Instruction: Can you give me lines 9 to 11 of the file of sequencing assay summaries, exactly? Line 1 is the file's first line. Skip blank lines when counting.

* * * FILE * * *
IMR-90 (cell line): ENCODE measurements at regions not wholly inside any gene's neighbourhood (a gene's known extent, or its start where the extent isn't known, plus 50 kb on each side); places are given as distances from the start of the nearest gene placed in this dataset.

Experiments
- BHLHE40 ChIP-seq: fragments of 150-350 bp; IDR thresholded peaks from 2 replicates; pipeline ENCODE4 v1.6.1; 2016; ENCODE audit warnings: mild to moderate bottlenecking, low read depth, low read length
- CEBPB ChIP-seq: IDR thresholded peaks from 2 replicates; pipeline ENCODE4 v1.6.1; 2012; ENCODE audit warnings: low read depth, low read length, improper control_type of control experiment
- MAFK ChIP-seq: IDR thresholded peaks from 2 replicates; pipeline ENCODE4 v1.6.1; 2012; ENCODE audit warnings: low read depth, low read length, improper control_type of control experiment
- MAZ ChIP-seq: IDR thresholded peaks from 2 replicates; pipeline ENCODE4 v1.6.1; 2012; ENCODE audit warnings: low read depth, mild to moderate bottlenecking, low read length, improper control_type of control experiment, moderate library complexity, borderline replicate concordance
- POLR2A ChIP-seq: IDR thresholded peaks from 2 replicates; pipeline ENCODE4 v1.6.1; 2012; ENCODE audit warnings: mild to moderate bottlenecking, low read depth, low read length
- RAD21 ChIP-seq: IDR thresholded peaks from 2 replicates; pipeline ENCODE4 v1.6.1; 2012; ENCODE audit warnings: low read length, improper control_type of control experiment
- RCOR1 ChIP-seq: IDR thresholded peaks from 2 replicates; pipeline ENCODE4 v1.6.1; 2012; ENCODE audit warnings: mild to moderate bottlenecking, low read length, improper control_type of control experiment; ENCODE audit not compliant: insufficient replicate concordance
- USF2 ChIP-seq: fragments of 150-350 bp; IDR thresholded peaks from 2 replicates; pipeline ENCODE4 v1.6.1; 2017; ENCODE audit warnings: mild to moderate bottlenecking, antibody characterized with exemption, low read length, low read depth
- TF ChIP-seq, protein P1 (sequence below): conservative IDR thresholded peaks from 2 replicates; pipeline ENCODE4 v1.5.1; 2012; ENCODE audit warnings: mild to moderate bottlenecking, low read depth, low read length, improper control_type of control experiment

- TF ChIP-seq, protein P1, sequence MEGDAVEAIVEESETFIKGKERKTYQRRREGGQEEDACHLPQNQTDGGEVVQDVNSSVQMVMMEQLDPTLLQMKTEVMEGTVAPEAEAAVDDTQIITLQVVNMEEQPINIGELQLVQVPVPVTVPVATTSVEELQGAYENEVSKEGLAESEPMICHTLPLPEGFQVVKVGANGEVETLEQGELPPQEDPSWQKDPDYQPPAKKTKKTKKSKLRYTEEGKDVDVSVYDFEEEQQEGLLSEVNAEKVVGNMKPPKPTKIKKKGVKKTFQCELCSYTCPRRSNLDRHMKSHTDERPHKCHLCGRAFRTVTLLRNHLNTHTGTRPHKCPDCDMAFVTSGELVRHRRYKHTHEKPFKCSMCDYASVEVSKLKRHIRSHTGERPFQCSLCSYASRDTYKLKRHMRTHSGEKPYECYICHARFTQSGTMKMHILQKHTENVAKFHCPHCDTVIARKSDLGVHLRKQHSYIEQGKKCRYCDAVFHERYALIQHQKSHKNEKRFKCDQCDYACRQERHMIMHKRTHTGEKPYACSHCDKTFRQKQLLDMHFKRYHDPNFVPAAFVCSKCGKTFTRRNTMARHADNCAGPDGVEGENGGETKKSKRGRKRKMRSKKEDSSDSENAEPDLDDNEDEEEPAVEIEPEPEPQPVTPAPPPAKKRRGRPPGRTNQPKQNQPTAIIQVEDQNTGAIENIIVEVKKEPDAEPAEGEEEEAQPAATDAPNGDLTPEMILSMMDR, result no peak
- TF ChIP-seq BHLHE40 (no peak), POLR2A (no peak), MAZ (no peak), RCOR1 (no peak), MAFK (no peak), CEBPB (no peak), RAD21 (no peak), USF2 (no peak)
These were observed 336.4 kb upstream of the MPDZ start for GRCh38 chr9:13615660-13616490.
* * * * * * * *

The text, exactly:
- RCOR1 ChIP-seq: IDR thresholded peaks from 2 replicates; pipeline ENCODE4 v1.6.1; 2012; ENCODE audit warnings: mild to moderate bottlenecking, low read length, improper control_type of control experiment; ENCODE audit not compliant: insufficient replicate concordance
- USF2 ChIP-seq: fragments of 150-350 bp; IDR thresholded peaks from 2 replicates; pipeline ENCODE4 v1.6.1; 2017; ENCODE audit warnings: mild to moderate bottlenecking, antibody characterized with exemption, low read length, low read depth
- TF ChIP-seq, protein P1 (sequence below): conservative IDR thresholded peaks from 2 replicates; pipeline ENCODE4 v1.5.1; 2012; ENCODE audit warnings: mild to moderate bottlenecking, low read depth, low read length, improper control_type of control experiment